To evaluate the clinical behavior of spheno-orbital meningiomas with regard to World Health Organization (WHO) tumor grade and Ki-67, a cellular marker of proliferation.Methods:
A retrospective review over a 16-year period of the demographic, clinical, radiographic, and surgical data of all patients with spheno-orbital meningioma who underwent surgical resection. Tumor specimens were examined histologically using the current WHO 2016 classification and immunohistochemically using Ki-67/MIB-1 monoclonal antibody.Results:
Thirty-eight patients met all inclusion criteria: 78.9% of tumors were WHO grade I with a mean Ki-67 of 3.76, and 93% of patients were clinically stable at last follow up; 10.5% of lesions were WHO grade II (atypical) with a mean Ki-67 of 14.93, and 10.5% of lesions were WHO grade III (anaplastic) with a mean Ki-67 of 58.3. All grade II and III meningiomas exhibited an aggressive clinical course. There were statistically significant correlations between disease clinical progression and WHO tumor grade (p < 0.001), between disease clinical progression and Ki-67 (p < 0.001), and between increasing Ki-67 index and higher WHO grade (p < 0.001). For WHO grade I lesions, a Ki-67 of ≥3.3 correlated with recurrence (p = 0.0256). Overall, disease-specific mortality occurred in 5 (13%) patients.Conclusions:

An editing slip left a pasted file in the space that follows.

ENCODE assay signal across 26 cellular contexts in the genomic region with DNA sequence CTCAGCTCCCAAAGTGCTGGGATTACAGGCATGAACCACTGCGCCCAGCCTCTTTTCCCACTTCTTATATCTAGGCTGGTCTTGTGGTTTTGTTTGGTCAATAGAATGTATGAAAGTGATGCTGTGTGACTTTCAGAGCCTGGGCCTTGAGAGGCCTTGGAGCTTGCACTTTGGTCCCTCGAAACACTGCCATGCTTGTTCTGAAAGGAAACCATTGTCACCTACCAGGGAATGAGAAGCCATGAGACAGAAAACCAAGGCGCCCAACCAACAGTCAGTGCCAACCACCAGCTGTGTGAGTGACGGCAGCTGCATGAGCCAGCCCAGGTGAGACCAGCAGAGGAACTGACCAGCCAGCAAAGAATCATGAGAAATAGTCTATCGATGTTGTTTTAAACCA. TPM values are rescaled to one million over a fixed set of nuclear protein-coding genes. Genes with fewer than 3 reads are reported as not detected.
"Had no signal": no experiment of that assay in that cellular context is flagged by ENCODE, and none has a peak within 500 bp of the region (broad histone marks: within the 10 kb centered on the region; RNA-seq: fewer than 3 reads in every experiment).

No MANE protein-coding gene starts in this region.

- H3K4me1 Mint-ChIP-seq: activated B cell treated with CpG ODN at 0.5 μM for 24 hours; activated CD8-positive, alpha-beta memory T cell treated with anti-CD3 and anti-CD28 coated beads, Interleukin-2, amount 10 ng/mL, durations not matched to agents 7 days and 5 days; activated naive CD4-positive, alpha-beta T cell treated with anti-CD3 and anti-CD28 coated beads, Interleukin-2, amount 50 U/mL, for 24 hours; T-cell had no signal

Ki-67 index is a valuable marker to use in conjunction with WHO grade to predict meningioma behavior, particularly in histologically borderline lesions, and possibly to identify a subset of WHO grade I tumors at risk of recurrence. This combination of methods can aid in tailoring treatment and surveillance strategies.